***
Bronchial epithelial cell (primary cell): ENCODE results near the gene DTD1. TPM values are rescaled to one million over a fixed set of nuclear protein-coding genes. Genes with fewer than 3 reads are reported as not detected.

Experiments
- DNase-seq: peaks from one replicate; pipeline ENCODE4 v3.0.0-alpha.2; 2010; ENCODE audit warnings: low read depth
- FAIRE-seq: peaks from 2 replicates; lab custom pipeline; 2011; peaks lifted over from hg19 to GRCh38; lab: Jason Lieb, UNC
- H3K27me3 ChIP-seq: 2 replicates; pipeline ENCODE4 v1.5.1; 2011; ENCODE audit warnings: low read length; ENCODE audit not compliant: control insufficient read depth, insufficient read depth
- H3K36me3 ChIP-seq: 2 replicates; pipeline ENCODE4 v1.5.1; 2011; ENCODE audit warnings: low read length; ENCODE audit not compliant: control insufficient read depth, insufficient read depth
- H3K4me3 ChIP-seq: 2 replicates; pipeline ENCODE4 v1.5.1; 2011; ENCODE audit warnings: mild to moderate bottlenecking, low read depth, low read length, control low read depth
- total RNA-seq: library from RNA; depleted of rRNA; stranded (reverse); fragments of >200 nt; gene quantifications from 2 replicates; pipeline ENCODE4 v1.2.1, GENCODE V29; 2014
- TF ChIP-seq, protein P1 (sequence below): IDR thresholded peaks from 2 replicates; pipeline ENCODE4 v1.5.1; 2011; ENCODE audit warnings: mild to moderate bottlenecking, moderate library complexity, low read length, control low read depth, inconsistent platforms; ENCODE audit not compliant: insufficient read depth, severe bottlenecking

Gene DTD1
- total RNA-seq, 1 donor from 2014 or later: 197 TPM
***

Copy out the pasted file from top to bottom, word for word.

Bronchial epithelial cell (primary cell): ENCODE results near the gene DTD1. TPM values are rescaled to one million over a fixed set of nuclear protein-coding genes. Genes with fewer than 3 reads are reported as not detected.

Experiments
- DNase-seq: peaks from one replicate; pipeline ENCODE4 v3.0.0-alpha.2; 2010; ENCODE audit warnings: low read depth
- FAIRE-seq: peaks from 2 replicates; lab custom pipeline; 2011; peaks lifted over from hg19 to GRCh38; lab: Jason Lieb, UNC
- H3K27me3 ChIP-seq: 2 replicates; pipeline ENCODE4 v1.5.1; 2011; ENCODE audit warnings: low read length; ENCODE audit not compliant: control insufficient read depth, insufficient read depth
- H3K36me3 ChIP-seq: 2 replicates; pipeline ENCODE4 v1.5.1; 2011; ENCODE audit warnings: low read length; ENCODE audit not compliant: control insufficient read depth, insufficient read depth
- H3K4me3 ChIP-seq: 2 replicates; pipeline ENCODE4 v1.5.1; 2011; ENCODE audit warnings: mild to moderate bottlenecking, low read depth, low read length, control low read depth
- total RNA-seq: library from RNA; depleted of rRNA; stranded (reverse); fragments of >200 nt; gene quantifications from 2 replicates; pipeline ENCODE4 v1.2.1, GENCODE V29; 2014
- TF ChIP-seq, protein P1 (sequence below): IDR thresholded peaks from 2 replicates; pipeline ENCODE4 v1.5.1; 2011; ENCODE audit warnings: mild to moderate bottlenecking, moderate library complexity, low read length, control low read depth, inconsistent platforms; ENCODE audit not compliant: insufficient read depth, severe bottlenecking

Gene DTD1
- total RNA-seq, 1 donor from 2014 or later: 197 TPM